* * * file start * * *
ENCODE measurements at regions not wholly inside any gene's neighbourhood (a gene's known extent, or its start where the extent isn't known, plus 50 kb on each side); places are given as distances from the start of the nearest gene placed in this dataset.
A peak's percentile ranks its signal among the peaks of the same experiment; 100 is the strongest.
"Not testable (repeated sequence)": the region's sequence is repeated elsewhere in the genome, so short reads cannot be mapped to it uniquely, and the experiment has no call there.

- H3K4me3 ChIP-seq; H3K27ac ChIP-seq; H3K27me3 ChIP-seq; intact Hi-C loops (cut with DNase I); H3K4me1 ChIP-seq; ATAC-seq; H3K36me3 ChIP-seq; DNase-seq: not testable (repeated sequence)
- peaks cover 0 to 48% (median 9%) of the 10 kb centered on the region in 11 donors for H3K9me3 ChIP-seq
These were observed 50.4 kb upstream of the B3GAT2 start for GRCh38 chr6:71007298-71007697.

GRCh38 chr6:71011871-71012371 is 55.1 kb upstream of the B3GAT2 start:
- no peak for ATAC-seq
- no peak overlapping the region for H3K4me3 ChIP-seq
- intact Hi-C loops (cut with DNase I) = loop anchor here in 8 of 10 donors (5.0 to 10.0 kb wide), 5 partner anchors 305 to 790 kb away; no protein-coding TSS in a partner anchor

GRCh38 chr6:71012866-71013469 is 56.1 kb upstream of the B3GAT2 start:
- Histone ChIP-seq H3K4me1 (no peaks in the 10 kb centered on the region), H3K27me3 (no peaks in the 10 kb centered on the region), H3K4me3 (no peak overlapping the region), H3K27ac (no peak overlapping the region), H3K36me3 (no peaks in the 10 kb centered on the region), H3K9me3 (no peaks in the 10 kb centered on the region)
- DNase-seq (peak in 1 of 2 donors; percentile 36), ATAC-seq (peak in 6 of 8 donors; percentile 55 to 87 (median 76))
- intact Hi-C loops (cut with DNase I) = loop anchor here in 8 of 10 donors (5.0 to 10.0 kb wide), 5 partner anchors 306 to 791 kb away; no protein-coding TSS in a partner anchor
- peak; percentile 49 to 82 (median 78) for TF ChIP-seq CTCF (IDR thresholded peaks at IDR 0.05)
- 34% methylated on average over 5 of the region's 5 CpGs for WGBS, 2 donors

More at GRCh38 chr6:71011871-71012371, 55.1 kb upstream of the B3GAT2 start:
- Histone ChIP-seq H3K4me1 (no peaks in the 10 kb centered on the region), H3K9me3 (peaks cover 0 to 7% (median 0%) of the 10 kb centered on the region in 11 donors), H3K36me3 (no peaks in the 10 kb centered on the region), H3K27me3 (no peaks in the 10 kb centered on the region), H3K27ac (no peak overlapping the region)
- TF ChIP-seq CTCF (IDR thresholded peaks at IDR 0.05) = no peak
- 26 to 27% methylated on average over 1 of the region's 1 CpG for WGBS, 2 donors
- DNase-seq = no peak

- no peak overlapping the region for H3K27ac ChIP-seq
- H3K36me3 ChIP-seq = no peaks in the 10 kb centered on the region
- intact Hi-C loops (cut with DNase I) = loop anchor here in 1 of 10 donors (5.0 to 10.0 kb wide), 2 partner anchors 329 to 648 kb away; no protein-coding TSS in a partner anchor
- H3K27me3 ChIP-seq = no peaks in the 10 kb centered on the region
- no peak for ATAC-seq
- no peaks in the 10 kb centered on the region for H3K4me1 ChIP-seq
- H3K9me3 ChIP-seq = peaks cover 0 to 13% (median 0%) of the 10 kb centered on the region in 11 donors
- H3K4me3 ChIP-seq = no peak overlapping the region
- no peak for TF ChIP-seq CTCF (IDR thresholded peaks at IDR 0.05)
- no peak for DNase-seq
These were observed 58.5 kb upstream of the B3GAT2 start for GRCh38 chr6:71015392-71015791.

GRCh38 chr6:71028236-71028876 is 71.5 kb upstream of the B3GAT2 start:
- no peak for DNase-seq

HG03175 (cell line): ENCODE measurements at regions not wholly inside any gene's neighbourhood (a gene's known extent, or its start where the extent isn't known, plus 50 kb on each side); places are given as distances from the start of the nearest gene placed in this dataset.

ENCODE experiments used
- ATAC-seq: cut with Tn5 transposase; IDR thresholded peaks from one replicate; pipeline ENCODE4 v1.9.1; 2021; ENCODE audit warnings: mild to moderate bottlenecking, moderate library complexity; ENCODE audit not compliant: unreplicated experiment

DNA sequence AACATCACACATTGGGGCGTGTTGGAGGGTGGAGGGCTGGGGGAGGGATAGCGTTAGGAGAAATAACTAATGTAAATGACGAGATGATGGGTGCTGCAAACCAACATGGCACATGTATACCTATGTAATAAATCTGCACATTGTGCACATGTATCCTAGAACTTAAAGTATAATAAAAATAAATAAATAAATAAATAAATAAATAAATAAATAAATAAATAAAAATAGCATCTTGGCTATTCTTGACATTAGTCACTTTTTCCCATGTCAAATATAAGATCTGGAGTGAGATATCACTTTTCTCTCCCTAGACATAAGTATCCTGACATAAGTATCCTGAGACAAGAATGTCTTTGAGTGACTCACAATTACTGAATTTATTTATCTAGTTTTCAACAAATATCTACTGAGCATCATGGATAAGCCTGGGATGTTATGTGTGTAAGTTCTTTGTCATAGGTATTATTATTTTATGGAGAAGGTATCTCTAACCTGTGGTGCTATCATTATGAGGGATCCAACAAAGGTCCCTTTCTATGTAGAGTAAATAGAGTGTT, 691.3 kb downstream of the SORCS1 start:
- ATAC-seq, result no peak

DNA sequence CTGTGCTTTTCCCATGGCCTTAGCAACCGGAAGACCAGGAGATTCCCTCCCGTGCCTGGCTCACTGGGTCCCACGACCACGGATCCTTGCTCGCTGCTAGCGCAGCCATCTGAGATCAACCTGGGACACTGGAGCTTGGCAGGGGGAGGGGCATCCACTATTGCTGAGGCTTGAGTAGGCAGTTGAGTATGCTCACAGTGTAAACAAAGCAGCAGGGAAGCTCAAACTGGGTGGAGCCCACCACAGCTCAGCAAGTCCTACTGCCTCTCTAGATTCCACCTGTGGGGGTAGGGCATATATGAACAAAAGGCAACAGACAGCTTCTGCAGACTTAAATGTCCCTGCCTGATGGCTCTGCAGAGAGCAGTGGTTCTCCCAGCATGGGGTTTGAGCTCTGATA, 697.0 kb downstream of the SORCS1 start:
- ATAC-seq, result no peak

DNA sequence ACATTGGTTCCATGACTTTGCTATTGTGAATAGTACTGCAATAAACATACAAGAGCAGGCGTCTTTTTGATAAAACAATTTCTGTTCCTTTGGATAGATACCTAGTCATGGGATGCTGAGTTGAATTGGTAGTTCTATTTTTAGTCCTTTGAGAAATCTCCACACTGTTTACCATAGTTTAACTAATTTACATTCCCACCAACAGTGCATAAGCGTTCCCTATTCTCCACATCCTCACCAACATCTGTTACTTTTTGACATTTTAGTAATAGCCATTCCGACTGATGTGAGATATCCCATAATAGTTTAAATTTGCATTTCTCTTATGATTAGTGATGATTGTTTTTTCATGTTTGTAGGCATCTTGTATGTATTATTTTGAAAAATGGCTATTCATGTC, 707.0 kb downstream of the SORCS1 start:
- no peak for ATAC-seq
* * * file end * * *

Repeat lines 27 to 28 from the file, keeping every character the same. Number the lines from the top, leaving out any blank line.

- no peaks in the 10 kb centered on the region for H3K4me1 ChIP-seq
- H3K9me3 ChIP-seq = peaks cover 0 to 13% (median 0%) of the 10 kb centered on the region in 11 donors